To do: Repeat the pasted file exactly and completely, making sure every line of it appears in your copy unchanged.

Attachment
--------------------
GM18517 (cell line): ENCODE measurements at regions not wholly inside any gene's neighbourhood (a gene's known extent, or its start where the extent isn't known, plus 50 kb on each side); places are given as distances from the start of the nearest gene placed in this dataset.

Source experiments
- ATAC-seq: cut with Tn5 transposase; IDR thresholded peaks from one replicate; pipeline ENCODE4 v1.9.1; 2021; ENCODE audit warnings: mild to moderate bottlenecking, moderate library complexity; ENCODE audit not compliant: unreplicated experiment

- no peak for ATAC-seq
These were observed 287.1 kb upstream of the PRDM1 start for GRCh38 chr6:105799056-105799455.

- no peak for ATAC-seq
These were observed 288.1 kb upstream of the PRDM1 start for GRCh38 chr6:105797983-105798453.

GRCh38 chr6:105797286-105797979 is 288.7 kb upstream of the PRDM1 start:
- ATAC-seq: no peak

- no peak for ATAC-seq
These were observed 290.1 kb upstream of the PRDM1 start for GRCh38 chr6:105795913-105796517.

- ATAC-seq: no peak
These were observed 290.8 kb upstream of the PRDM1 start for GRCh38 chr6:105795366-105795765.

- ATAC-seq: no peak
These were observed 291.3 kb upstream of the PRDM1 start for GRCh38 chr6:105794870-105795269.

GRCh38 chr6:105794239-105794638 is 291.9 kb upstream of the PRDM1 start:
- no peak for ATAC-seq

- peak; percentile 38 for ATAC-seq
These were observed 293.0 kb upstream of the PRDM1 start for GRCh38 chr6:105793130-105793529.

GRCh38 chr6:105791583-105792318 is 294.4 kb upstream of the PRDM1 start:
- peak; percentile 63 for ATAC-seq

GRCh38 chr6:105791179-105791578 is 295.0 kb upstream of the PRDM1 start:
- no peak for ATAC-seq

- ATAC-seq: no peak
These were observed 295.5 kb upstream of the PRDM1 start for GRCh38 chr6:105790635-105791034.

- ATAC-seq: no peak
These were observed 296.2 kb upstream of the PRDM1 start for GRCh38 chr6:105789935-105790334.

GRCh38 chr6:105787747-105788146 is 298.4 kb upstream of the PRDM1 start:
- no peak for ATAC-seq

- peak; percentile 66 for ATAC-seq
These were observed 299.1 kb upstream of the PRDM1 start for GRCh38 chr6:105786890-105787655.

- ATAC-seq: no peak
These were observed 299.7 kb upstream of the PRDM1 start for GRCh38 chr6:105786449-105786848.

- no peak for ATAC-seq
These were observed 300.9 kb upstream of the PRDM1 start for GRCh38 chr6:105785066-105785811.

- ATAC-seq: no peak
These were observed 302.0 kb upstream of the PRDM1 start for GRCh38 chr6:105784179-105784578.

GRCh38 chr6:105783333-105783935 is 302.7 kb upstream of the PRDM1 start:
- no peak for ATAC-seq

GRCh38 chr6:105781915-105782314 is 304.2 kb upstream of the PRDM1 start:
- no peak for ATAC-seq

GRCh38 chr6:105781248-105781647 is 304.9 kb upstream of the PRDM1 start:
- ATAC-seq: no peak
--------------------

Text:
GM18517 (cell line): ENCODE measurements at regions not wholly inside any gene's neighbourhood (a gene's known extent, or its start where the extent isn't known, plus 50 kb on each side); places are given as distances from the start of the nearest gene placed in this dataset.

Source experiments
- ATAC-seq: cut with Tn5 transposase; IDR thresholded peaks from one replicate; pipeline ENCODE4 v1.9.1; 2021; ENCODE audit warnings: mild to moderate bottlenecking, moderate library complexity; ENCODE audit not compliant: unreplicated experiment

- no peak for ATAC-seq
These were observed 287.1 kb upstream of the PRDM1 start for GRCh38 chr6:105799056-105799455.

- no peak for ATAC-seq
These were observed 288.1 kb upstream of the PRDM1 start for GRCh38 chr6:105797983-105798453.

GRCh38 chr6:105797286-105797979 is 288.7 kb upstream of the PRDM1 start:
- ATAC-seq: no peak

- no peak for ATAC-seq
These were observed 290.1 kb upstream of the PRDM1 start for GRCh38 chr6:105795913-105796517.

- ATAC-seq: no peak
These were observed 290.8 kb upstream of the PRDM1 start for GRCh38 chr6:105795366-105795765.

- ATAC-seq: no peak
These were observed 291.3 kb upstream of the PRDM1 start for GRCh38 chr6:105794870-105795269.

GRCh38 chr6:105794239-105794638 is 291.9 kb upstream of the PRDM1 start:
- no peak for ATAC-seq

- peak; percentile 38 for ATAC-seq
These were observed 293.0 kb upstream of the PRDM1 start for GRCh38 chr6:105793130-105793529.

GRCh38 chr6:105791583-105792318 is 294.4 kb upstream of the PRDM1 start:
- peak; percentile 63 for ATAC-seq

GRCh38 chr6:105791179-105791578 is 295.0 kb upstream of the PRDM1 start:
- no peak for ATAC-seq

- ATAC-seq: no peak
These were observed 295.5 kb upstream of the PRDM1 start for GRCh38 chr6:105790635-105791034.

- ATAC-seq: no peak
These were observed 296.2 kb upstream of the PRDM1 start for GRCh38 chr6:105789935-105790334.

GRCh38 chr6:105787747-105788146 is 298.4 kb upstream of the PRDM1 start:
- no peak for ATAC-seq

- peak; percentile 66 for ATAC-seq
These were observed 299.1 kb upstream of the PRDM1 start for GRCh38 chr6:105786890-105787655.

- ATAC-seq: no peak
These were observed 299.7 kb upstream of the PRDM1 start for GRCh38 chr6:105786449-105786848.

- no peak for ATAC-seq
These were observed 300.9 kb upstream of the PRDM1 start for GRCh38 chr6:105785066-105785811.

- ATAC-seq: no peak
These were observed 302.0 kb upstream of the PRDM1 start for GRCh38 chr6:105784179-105784578.

GRCh38 chr6:105783333-105783935 is 302.7 kb upstream of the PRDM1 start:
- no peak for ATAC-seq

GRCh38 chr6:105781915-105782314 is 304.2 kb upstream of the PRDM1 start:
- no peak for ATAC-seq

GRCh38 chr6:105781248-105781647 is 304.9 kb upstream of the PRDM1 start:
- ATAC-seq: no peak